Sizing of the PCC plant is based on treating an amount of flue gas equivalent to that produced when generating 420 MW, which is approximately 68% of the total flue gas emitted by the NGCC power plant operating at guarantee condition with duct burners off.  A reduced power plant capacity factor was used for sizing the PCC plant because the gas turbines at the site often operate at reduced load due to the high penetration of renewable power in the ERCOT region. The cost of carbon capture is primarily driven by capital cost (and therefore is highly sensitive to capacity factor).  Sizing the capture unit so that when used it is nearly always operating at full capacity is critical to the economic viability of the proposed investment in the Texas electricity market.

To maintain low level of degradation products in the circulating solvent, a semi-continuous thermal reclaimer is used to process the equivalent of a complete plant solvent inventory every 28 days.  Reclaiming takes place in two stages with 150oC operating temperature in both.  The first stage vents to the stripper at 2.6 bara, allowing the heat in the evaporated water vapour and MEA to be recovered.  The second stage vents to the top of the absorber, at near atmospheric pressure.

In addition to heat recovery from the reclaimer, energy consumption for solvent regeneration is reduced by flashing some of the rich solvent using heat from the CO2 compressor intercoolers and returning the resulting semi-lean solvent partway down the absorber.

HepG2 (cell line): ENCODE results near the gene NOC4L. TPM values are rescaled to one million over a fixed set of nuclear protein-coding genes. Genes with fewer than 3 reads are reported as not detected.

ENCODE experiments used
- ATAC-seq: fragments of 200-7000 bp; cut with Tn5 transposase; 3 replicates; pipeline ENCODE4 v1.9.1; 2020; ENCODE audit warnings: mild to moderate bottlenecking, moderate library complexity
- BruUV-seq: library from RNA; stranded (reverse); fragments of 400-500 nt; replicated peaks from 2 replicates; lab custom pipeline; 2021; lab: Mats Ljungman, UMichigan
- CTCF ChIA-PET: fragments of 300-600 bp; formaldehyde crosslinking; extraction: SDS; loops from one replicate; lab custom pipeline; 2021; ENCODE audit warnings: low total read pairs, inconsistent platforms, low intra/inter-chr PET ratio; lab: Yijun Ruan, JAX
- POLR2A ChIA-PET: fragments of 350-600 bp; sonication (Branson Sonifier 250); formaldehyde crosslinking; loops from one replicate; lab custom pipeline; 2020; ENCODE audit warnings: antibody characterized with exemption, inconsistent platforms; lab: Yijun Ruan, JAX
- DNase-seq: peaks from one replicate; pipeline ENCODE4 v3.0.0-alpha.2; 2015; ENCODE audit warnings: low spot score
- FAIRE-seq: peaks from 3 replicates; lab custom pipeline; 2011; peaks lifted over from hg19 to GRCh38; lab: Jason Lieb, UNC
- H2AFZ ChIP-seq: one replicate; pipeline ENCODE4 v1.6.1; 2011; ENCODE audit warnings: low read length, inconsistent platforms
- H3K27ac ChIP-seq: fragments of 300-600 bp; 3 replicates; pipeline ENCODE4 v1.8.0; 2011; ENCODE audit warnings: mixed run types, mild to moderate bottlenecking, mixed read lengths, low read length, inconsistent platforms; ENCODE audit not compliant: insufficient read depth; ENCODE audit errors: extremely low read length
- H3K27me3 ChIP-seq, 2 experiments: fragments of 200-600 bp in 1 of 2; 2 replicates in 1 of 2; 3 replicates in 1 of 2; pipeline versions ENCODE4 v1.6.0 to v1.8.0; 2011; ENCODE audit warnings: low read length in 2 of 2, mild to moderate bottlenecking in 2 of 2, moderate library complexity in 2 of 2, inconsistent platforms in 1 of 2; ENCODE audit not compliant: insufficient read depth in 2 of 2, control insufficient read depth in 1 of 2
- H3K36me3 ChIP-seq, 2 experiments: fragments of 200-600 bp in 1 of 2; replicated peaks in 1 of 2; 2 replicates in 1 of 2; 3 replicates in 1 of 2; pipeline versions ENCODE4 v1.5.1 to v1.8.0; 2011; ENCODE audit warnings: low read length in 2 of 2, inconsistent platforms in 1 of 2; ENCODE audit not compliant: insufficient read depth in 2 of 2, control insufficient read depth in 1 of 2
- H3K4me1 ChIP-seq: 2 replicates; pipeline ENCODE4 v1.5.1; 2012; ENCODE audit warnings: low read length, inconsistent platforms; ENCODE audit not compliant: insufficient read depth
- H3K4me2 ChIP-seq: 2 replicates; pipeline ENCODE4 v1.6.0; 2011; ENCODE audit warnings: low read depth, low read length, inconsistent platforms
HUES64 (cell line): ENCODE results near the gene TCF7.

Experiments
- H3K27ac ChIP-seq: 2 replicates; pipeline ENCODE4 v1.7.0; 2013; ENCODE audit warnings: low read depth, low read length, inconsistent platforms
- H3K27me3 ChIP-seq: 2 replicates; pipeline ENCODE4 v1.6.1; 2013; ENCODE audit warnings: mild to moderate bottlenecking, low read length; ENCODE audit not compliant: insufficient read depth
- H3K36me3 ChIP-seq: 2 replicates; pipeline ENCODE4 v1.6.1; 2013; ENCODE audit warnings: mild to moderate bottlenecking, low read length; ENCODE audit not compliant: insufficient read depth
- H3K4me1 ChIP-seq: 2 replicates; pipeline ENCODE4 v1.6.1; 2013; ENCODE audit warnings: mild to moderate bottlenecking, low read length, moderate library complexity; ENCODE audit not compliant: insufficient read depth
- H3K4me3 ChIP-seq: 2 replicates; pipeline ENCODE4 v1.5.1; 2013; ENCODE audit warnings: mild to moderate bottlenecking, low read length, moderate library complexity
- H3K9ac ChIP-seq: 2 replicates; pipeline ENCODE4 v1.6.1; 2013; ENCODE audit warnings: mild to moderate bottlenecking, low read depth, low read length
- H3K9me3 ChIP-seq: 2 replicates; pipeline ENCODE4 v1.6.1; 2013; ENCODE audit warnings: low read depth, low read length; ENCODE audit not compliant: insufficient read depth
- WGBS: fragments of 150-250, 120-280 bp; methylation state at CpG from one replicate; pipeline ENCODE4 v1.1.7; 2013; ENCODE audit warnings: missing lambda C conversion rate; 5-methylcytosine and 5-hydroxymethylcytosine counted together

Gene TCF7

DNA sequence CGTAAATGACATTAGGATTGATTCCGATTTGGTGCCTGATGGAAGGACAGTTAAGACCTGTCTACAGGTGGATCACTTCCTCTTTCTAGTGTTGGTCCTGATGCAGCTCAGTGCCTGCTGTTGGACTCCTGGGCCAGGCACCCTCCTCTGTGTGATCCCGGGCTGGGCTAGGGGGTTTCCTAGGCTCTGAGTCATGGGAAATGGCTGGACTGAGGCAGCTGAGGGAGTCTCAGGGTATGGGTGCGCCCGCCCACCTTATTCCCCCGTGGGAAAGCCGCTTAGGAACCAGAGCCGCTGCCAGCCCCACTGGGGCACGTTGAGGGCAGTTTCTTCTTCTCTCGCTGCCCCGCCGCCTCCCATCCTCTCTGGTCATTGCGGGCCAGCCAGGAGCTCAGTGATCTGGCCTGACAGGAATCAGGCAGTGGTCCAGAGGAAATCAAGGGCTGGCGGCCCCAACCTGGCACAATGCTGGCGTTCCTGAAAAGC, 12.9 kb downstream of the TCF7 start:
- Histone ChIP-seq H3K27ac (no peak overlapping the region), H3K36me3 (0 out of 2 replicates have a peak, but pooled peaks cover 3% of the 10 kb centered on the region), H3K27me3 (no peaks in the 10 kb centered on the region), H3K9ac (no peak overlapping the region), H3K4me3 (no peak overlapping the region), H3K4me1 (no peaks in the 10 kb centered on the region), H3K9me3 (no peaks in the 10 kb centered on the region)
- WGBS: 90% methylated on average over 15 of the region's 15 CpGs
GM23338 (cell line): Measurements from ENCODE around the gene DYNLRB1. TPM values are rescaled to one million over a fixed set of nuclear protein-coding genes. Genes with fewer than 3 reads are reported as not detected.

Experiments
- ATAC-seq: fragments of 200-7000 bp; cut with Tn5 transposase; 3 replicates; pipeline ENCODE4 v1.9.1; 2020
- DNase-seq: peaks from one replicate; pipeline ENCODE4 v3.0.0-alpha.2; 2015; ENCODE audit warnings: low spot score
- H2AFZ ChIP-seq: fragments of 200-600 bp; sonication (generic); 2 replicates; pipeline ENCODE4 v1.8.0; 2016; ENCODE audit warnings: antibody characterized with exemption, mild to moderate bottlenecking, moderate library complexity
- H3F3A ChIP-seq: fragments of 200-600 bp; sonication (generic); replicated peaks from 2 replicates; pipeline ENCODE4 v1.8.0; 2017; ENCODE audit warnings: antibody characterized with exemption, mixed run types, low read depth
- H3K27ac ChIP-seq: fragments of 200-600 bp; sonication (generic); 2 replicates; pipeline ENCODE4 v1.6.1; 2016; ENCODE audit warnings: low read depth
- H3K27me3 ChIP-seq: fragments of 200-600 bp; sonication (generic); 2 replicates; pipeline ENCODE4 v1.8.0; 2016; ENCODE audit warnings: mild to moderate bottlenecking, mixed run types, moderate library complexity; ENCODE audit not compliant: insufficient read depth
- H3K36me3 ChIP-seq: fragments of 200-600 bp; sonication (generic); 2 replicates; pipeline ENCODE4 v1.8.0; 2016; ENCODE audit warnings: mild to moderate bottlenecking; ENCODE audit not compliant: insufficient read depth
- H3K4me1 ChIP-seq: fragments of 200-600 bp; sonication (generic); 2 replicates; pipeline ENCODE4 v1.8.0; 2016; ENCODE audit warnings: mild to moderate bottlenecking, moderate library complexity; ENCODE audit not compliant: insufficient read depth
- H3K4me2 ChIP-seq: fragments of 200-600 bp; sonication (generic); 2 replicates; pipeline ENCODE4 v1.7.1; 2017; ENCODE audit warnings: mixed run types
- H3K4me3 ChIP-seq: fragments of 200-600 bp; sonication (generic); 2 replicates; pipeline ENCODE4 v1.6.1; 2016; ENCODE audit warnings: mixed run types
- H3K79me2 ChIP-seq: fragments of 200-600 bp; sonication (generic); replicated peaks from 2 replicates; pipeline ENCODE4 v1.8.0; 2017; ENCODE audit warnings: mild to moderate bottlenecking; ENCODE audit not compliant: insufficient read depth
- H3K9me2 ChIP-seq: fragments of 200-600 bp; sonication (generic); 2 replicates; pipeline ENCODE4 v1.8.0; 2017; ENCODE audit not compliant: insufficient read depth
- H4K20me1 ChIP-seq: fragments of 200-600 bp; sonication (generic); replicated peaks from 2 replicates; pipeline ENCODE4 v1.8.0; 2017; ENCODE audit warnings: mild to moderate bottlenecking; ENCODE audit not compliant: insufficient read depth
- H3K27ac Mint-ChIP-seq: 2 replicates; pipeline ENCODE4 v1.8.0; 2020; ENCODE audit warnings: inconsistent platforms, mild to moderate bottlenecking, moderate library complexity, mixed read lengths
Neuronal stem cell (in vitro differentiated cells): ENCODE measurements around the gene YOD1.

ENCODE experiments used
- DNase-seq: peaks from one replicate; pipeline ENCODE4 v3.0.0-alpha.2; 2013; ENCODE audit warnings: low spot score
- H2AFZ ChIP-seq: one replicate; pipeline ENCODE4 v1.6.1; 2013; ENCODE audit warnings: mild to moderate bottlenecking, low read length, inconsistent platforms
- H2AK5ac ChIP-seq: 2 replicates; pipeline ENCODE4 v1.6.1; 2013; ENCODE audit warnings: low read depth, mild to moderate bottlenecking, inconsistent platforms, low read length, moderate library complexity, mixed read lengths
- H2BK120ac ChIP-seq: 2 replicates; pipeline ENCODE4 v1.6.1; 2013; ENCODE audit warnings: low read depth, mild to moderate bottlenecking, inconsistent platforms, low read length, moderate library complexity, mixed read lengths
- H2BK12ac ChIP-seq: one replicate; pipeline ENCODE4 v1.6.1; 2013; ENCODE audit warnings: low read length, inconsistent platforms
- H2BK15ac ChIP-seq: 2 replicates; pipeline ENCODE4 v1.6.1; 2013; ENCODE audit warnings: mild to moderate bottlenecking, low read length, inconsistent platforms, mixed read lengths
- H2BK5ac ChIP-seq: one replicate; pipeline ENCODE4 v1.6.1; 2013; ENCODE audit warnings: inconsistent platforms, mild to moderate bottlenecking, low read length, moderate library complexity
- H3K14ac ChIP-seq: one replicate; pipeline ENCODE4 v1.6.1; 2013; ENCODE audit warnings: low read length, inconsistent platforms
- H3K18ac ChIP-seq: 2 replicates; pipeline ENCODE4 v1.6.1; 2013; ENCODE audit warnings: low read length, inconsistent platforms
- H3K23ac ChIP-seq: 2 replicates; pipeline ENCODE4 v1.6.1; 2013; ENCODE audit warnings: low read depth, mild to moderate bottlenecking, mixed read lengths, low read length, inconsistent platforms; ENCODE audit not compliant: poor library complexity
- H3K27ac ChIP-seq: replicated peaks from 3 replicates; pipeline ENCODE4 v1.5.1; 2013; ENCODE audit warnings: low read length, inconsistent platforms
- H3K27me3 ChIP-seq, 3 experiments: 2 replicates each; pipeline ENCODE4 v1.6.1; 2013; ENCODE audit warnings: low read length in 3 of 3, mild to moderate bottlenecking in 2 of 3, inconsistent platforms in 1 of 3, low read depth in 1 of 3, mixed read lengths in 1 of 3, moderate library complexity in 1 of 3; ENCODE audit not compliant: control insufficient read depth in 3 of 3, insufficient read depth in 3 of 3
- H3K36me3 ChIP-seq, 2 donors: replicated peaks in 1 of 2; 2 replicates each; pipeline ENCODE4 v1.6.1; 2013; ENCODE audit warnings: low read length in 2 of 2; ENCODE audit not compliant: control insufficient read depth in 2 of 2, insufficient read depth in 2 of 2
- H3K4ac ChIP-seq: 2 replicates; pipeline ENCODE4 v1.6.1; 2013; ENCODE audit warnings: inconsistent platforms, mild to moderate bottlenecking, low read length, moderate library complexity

The overall capital cost for the PCC retrofit is estimated at $477M, including indirect costs, owner’s and contractor’s costs, and interest during construction.  Estimated baseline CO2 capture costs (both annualized capital and annual O&M together) are $114.50/tCO2, dominated by capital recovery charges.  For a 70/30 debt-to-equity ratio with 6% interest rate on debt over 15 years and 12% return on equity, plus PCC operation for an average of 5,000 hours per year, these total $83.10 $/tCO2 for just the annualized capital portion.  Power plant net output is reduced by 67.3 MW when supplying PCC steam and electricity requirements.  The PCC plant is not operated during those limited periods when the Texas ERCOT power grid has elevated prices (up to $9,000/MWh) (nor when the power plant is not operating), and average foregone electricity revenues are assessed at $25/MWh, contributing $13.00/tCO2 captured.  Other costs are maintenance ($7.00/tCO2), staffing ($7.75/tCO2), solvent replacement ($2.30/tCO2), and waste disposal ($1.35/tCO2).